Dean Gooderham Acheson Papers
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The Dean Gooderham Acheson Papers are a rich source of information on the policies, thoughts, and accomplishments of the secretary of state who guided American foreign policy from 1948-1953. The papers, which span the period 1898-1978, are especially full for the period after Acheson left public office in 1953 until his death in 1971.
Acheson considered these papers to be his private papers, as opposed to the papers he created professionally as a lawyer and publicly as a civil servant. In his private life, Acheson was able to offer a candid view of events during the Cold War without having to temper his words due to political considerations.
Series I, General Correspondence, contains the bulk of Acheson’s correspondence with family and associates, as well as letters from the general public. Most of the correspondence dates after 1933.
Series II, Correspondence Concerning Speeches and Writings is composed of correspondence files concerning arrangements for speaking engagements or publications, letters of public comment, and later requests for republication rights.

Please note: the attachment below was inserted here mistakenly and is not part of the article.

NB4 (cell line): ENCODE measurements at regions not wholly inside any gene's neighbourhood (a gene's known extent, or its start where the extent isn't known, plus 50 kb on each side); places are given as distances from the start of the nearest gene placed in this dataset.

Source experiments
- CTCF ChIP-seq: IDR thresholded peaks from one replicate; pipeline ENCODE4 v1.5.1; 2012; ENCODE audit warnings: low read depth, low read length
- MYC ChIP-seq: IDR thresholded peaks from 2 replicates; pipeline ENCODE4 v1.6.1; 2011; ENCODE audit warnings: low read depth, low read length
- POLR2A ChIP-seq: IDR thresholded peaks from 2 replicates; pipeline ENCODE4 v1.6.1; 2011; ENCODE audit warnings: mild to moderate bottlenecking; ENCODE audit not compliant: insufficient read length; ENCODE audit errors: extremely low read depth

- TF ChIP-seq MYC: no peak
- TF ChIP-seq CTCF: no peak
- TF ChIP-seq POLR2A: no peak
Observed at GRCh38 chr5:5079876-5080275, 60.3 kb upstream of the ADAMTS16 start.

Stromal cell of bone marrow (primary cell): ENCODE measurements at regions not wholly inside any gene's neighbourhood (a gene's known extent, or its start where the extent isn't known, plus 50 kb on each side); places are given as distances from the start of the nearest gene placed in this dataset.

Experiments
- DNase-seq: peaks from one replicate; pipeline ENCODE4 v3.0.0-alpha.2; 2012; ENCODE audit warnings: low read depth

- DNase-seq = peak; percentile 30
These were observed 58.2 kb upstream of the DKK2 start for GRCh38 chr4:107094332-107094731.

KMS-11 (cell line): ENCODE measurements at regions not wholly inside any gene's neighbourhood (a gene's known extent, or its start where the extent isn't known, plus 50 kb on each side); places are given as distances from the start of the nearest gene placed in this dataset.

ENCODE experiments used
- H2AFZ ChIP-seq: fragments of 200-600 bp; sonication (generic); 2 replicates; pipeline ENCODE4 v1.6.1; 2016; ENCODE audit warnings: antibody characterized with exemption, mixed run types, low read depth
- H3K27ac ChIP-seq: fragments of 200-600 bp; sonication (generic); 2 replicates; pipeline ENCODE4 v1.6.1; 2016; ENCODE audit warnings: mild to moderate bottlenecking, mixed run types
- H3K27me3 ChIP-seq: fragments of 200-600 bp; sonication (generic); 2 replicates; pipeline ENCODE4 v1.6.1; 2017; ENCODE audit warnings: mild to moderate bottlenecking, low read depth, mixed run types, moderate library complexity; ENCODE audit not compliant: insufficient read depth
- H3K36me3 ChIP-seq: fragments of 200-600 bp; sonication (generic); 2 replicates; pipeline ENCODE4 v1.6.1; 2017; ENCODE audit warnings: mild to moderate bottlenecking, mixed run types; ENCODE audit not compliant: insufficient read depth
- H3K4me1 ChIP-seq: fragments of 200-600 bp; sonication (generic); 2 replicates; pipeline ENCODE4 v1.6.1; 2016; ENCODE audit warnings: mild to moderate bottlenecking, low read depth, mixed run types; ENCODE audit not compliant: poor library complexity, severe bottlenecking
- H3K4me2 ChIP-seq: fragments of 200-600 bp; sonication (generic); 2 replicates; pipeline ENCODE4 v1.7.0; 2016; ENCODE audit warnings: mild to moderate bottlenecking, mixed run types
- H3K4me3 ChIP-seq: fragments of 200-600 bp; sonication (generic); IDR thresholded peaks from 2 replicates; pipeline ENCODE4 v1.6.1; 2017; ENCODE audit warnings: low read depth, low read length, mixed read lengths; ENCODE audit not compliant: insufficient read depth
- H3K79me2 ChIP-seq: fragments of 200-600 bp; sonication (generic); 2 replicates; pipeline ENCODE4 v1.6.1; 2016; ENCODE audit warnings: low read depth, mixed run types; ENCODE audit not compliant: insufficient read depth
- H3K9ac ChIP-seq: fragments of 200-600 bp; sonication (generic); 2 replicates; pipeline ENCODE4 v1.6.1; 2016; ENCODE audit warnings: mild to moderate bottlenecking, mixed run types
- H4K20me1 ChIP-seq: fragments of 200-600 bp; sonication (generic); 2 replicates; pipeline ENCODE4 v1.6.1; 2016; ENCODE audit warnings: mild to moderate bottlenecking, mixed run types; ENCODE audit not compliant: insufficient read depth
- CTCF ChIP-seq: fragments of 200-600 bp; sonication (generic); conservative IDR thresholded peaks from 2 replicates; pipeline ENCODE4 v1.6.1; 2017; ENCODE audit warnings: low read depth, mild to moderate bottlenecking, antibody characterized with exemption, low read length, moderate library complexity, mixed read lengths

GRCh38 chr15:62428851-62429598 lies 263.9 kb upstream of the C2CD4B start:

Series III, Speeches and Writings, contains speeches, lectures, transcribed interviews, articles, letters to the editor, printed obituary tributes, and the like which are arranged chronologically. The greatest quantity of material in the section is for Present at the Creation, Acheson’s Pulitzer Prize winning memoir of his years in the State Department.
Series IV, Miscellaneous Files, contains memoranda, Acheson’s doodles and rhymes, and other personal memorabilia. The memoranda are particularly interesting. The memoranda contain Acheson’s thoughts on such subjects as Korean prisoners of war, atomic energy, Indochina following the French withdrawal, Joseph McCarthy, Berlin, the assassination of John F. Kennedy, Vietnam, and South Africa.